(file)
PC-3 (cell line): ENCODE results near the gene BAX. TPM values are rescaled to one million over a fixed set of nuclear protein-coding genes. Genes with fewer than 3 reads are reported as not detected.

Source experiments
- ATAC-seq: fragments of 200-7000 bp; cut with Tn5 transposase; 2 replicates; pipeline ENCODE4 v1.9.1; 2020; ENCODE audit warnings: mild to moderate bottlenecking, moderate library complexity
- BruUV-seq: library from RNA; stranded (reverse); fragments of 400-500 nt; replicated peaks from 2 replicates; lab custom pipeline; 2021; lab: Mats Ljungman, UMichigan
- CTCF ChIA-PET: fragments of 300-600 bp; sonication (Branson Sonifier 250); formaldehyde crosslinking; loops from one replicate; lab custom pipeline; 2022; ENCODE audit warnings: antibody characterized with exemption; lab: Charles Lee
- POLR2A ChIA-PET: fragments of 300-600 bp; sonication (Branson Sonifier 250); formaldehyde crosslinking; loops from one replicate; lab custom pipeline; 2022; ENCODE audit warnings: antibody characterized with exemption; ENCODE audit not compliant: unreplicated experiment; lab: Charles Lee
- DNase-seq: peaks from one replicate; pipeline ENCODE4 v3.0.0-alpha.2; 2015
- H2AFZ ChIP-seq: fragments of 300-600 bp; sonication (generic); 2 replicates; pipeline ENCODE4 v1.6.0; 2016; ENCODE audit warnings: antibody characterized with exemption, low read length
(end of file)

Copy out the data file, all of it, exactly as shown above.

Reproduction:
PC-3 (cell line): ENCODE results near the gene BAX. TPM values are rescaled to one million over a fixed set of nuclear protein-coding genes. Genes with fewer than 3 reads are reported as not detected.

Source experiments
- ATAC-seq: fragments of 200-7000 bp; cut with Tn5 transposase; 2 replicates; pipeline ENCODE4 v1.9.1; 2020; ENCODE audit warnings: mild to moderate bottlenecking, moderate library complexity
- BruUV-seq: library from RNA; stranded (reverse); fragments of 400-500 nt; replicated peaks from 2 replicates; lab custom pipeline; 2021; lab: Mats Ljungman, UMichigan
- CTCF ChIA-PET: fragments of 300-600 bp; sonication (Branson Sonifier 250); formaldehyde crosslinking; loops from one replicate; lab custom pipeline; 2022; ENCODE audit warnings: antibody characterized with exemption; lab: Charles Lee
- POLR2A ChIA-PET: fragments of 300-600 bp; sonication (Branson Sonifier 250); formaldehyde crosslinking; loops from one replicate; lab custom pipeline; 2022; ENCODE audit warnings: antibody characterized with exemption; ENCODE audit not compliant: unreplicated experiment; lab: Charles Lee
- DNase-seq: peaks from one replicate; pipeline ENCODE4 v3.0.0-alpha.2; 2015
- H2AFZ ChIP-seq: fragments of 300-600 bp; sonication (generic); 2 replicates; pipeline ENCODE4 v1.6.0; 2016; ENCODE audit warnings: antibody characterized with exemption, low read length